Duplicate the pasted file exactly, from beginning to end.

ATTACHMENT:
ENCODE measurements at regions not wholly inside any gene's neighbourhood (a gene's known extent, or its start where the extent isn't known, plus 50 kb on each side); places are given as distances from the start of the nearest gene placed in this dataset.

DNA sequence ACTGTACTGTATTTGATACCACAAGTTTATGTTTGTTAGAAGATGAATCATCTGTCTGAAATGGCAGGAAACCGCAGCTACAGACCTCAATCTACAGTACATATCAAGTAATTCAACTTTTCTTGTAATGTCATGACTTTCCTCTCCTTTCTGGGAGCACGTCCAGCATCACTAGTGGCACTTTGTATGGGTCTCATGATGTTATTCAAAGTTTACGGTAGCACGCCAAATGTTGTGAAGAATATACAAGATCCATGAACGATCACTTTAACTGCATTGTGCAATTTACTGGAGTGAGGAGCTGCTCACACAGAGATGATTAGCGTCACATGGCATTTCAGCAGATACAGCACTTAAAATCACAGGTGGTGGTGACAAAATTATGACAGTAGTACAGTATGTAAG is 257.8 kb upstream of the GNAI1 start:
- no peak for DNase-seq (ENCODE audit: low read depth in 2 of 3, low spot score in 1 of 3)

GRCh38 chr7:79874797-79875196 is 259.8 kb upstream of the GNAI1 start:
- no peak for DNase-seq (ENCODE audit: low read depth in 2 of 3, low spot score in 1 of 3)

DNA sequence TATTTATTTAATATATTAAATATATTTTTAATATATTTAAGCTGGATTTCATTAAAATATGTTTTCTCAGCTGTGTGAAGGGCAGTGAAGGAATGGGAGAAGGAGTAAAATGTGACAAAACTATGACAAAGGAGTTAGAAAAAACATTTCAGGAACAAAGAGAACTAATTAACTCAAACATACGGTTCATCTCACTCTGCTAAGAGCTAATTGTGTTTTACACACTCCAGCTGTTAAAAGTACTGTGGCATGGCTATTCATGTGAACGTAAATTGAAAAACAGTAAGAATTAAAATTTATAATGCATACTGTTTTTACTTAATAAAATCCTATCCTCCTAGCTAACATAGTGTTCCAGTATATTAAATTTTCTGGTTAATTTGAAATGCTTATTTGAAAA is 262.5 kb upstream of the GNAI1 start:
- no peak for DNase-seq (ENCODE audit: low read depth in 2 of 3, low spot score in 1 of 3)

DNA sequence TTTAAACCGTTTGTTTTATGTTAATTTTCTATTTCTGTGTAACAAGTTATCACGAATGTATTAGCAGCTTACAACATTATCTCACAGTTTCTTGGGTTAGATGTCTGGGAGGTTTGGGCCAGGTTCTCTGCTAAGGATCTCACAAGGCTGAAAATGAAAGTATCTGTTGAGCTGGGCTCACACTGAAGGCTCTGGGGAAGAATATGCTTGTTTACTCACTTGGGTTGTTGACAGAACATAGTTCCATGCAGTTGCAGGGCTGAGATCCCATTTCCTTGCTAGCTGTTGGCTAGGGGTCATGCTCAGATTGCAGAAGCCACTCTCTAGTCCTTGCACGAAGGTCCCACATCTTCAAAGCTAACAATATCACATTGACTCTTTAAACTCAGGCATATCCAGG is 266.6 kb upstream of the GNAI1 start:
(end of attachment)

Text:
ENCODE measurements at regions not wholly inside any gene's neighbourhood (a gene's known extent, or its start where the extent isn't known, plus 50 kb on each side); places are given as distances from the start of the nearest gene placed in this dataset.

DNA sequence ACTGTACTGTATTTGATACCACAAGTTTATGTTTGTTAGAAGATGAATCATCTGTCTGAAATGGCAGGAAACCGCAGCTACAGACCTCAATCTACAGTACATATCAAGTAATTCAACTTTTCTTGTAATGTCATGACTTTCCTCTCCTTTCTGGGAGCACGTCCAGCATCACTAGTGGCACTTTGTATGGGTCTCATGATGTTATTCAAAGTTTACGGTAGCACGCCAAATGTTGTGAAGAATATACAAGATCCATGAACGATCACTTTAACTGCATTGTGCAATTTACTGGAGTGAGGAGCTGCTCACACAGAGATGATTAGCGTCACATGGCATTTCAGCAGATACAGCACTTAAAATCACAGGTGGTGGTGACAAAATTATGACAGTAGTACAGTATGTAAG is 257.8 kb upstream of the GNAI1 start:
- no peak for DNase-seq (ENCODE audit: low read depth in 2 of 3, low spot score in 1 of 3)

GRCh38 chr7:79874797-79875196 is 259.8 kb upstream of the GNAI1 start:
- no peak for DNase-seq (ENCODE audit: low read depth in 2 of 3, low spot score in 1 of 3)

DNA sequence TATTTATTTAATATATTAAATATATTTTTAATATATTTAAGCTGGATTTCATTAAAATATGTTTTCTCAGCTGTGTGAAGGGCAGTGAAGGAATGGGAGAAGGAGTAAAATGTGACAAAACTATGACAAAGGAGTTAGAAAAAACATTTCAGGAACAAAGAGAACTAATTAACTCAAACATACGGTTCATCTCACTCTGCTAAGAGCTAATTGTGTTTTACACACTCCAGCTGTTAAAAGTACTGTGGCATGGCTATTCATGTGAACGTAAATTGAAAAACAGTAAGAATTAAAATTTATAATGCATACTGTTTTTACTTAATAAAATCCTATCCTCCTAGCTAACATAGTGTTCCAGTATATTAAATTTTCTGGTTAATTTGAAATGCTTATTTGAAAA is 262.5 kb upstream of the GNAI1 start:
- no peak for DNase-seq (ENCODE audit: low read depth in 2 of 3, low spot score in 1 of 3)

DNA sequence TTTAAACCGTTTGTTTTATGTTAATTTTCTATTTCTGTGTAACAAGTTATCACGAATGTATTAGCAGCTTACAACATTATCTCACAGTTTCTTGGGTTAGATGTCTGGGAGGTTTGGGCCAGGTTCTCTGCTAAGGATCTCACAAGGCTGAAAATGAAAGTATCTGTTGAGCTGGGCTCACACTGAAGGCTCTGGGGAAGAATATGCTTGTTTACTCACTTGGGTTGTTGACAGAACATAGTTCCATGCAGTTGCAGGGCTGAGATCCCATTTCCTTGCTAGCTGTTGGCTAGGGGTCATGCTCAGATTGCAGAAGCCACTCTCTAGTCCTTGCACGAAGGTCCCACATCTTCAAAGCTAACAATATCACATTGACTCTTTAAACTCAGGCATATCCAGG is 266.6 kb upstream of the GNAI1 start: